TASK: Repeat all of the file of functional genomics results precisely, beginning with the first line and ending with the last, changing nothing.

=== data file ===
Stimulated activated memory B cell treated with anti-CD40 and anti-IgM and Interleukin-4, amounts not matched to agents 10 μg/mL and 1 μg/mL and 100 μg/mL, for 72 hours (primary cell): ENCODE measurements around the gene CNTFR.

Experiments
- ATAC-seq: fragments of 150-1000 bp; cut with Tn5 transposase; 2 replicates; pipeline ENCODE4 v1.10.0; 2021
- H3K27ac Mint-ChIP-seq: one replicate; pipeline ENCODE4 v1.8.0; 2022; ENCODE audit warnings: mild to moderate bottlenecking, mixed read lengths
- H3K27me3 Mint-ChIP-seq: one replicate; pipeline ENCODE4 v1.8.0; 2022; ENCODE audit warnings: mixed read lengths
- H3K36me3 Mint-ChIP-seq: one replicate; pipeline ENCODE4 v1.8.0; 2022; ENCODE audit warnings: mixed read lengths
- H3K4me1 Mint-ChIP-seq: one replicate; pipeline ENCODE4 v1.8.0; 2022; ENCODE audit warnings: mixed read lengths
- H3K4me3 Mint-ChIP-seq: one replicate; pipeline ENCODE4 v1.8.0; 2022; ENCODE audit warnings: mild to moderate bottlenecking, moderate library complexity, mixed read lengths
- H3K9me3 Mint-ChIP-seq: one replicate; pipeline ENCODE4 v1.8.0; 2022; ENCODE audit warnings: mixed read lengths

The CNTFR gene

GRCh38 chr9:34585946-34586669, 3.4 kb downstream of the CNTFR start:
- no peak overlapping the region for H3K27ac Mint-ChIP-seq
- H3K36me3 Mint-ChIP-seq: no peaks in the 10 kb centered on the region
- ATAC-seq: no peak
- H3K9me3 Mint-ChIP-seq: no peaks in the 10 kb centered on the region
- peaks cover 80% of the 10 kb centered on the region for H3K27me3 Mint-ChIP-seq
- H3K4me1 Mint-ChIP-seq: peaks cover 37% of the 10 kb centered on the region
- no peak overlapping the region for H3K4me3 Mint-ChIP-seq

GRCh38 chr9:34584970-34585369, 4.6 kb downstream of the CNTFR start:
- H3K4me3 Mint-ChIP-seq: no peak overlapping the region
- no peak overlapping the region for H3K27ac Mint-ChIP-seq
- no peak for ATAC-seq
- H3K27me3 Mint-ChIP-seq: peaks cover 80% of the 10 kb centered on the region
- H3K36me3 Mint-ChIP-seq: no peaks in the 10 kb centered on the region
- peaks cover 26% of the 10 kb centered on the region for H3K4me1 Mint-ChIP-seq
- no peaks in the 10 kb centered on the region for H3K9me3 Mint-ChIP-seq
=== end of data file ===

Stimulated activated memory B cell treated with anti-CD40 and anti-IgM and Interleukin-4, amounts not matched to agents 10 μg/mL and 1 μg/mL and 100 μg/mL, for 72 hours (primary cell): ENCODE measurements around the gene CNTFR.

Experiments
- ATAC-seq: fragments of 150-1000 bp; cut with Tn5 transposase; 2 replicates; pipeline ENCODE4 v1.10.0; 2021
- H3K27ac Mint-ChIP-seq: one replicate; pipeline ENCODE4 v1.8.0; 2022; ENCODE audit warnings: mild to moderate bottlenecking, mixed read lengths
- H3K27me3 Mint-ChIP-seq: one replicate; pipeline ENCODE4 v1.8.0; 2022; ENCODE audit warnings: mixed read lengths
- H3K36me3 Mint-ChIP-seq: one replicate; pipeline ENCODE4 v1.8.0; 2022; ENCODE audit warnings: mixed read lengths
- H3K4me1 Mint-ChIP-seq: one replicate; pipeline ENCODE4 v1.8.0; 2022; ENCODE audit warnings: mixed read lengths
- H3K4me3 Mint-ChIP-seq: one replicate; pipeline ENCODE4 v1.8.0; 2022; ENCODE audit warnings: mild to moderate bottlenecking, moderate library complexity, mixed read lengths
- H3K9me3 Mint-ChIP-seq: one replicate; pipeline ENCODE4 v1.8.0; 2022; ENCODE audit warnings: mixed read lengths

The CNTFR gene

GRCh38 chr9:34585946-34586669, 3.4 kb downstream of the CNTFR start:
- no peak overlapping the region for H3K27ac Mint-ChIP-seq
- H3K36me3 Mint-ChIP-seq: no peaks in the 10 kb centered on the region
- ATAC-seq: no peak
- H3K9me3 Mint-ChIP-seq: no peaks in the 10 kb centered on the region
- peaks cover 80% of the 10 kb centered on the region for H3K27me3 Mint-ChIP-seq
- H3K4me1 Mint-ChIP-seq: peaks cover 37% of the 10 kb centered on the region
- no peak overlapping the region for H3K4me3 Mint-ChIP-seq

GRCh38 chr9:34584970-34585369, 4.6 kb downstream of the CNTFR start:
- H3K4me3 Mint-ChIP-seq: no peak overlapping the region
- no peak overlapping the region for H3K27ac Mint-ChIP-seq
- no peak for ATAC-seq
- H3K27me3 Mint-ChIP-seq: peaks cover 80% of the 10 kb centered on the region
- H3K36me3 Mint-ChIP-seq: no peaks in the 10 kb centered on the region
- peaks cover 26% of the 10 kb centered on the region for H3K4me1 Mint-ChIP-seq
- no peaks in the 10 kb centered on the region for H3K9me3 Mint-ChIP-seq